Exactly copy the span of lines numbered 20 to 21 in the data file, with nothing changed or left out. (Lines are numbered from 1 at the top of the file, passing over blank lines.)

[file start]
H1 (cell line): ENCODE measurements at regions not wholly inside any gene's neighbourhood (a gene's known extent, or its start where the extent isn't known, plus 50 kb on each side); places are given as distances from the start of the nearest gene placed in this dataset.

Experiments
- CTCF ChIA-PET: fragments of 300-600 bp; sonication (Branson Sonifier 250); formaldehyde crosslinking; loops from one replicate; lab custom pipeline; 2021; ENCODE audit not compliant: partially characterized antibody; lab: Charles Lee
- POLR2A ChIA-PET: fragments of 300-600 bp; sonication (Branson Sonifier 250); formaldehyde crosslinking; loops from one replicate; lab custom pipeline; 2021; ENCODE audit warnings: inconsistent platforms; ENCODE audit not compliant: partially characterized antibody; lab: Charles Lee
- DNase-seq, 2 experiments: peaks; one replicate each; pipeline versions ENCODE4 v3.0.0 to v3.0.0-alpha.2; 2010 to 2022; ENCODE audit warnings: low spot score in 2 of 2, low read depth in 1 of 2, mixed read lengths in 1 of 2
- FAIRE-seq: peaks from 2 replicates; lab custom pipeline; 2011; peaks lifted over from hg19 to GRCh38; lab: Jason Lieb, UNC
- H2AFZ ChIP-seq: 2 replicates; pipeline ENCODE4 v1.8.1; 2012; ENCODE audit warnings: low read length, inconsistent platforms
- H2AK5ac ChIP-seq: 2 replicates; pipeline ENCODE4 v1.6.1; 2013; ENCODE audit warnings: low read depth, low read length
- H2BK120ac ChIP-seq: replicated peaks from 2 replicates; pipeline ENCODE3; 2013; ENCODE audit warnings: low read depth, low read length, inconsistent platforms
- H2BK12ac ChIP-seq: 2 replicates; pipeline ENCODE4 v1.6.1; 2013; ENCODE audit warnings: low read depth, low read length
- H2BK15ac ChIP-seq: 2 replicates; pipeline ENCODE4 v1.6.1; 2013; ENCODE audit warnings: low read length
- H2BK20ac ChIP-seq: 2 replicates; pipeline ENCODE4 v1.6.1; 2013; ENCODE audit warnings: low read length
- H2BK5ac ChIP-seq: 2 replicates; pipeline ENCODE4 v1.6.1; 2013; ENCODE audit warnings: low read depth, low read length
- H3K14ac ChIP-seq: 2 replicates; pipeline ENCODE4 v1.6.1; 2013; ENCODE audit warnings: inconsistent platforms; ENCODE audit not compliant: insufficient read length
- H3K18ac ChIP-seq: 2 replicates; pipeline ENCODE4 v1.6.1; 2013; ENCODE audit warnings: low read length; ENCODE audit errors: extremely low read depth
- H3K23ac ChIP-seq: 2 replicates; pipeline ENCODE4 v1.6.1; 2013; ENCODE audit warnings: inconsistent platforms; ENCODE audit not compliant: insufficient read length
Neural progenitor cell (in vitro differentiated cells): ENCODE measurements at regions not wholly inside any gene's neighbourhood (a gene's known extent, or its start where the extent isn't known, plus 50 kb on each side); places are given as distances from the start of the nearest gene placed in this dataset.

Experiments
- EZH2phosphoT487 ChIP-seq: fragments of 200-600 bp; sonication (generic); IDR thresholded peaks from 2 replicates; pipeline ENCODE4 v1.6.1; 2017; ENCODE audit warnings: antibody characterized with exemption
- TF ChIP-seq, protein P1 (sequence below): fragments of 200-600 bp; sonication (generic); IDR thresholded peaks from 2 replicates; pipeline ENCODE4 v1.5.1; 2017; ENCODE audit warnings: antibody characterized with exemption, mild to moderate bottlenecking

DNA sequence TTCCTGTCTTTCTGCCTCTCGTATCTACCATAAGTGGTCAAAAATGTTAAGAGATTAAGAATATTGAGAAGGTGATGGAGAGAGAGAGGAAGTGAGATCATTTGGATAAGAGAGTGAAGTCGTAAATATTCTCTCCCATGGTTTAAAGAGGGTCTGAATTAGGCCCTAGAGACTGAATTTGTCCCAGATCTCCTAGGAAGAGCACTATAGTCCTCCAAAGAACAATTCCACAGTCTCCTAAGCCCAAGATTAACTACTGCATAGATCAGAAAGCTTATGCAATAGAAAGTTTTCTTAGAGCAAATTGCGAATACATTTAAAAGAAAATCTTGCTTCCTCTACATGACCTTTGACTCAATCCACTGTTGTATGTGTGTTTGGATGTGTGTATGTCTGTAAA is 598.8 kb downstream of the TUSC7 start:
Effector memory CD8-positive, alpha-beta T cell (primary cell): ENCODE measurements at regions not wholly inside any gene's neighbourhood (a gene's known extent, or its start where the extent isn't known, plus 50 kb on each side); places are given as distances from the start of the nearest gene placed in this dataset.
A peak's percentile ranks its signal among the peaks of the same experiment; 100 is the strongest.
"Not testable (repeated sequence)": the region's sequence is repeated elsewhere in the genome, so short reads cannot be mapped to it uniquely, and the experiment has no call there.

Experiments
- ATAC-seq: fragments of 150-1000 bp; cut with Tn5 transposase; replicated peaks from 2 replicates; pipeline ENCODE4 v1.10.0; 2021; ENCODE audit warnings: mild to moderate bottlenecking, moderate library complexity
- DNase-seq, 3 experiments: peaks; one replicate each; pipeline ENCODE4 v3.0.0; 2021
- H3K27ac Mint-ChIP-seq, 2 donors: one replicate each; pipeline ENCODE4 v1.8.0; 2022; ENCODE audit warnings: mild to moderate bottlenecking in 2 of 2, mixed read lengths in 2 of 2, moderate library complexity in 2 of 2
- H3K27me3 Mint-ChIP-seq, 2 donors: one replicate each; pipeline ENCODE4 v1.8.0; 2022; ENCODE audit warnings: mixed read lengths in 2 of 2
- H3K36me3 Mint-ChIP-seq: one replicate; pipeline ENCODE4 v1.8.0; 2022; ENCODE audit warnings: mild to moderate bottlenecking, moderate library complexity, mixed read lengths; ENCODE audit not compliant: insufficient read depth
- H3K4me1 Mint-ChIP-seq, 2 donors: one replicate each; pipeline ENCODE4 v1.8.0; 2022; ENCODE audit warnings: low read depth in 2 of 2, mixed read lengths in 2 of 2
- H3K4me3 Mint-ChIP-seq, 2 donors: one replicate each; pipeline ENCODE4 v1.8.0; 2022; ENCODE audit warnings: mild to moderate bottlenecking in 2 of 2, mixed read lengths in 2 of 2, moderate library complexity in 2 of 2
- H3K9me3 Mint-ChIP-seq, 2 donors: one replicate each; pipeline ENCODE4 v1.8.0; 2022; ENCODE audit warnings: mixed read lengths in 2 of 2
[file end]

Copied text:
- TF ChIP-seq, protein P1 (sequence below): fragments of 200-600 bp; sonication (generic); IDR thresholded peaks from 2 replicates; pipeline ENCODE4 v1.5.1; 2017; ENCODE audit warnings: antibody characterized with exemption, mild to moderate bottlenecking

DNA sequence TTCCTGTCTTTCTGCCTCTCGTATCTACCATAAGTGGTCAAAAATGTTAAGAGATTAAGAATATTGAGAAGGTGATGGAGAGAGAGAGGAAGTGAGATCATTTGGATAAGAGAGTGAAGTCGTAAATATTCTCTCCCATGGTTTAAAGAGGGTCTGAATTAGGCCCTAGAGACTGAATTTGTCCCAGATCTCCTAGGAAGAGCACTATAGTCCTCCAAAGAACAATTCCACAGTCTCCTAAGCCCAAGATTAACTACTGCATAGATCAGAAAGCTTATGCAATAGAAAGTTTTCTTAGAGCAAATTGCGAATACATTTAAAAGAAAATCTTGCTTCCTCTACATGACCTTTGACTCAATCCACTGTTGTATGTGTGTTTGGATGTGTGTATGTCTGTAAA is 598.8 kb downstream of the TUSC7 start: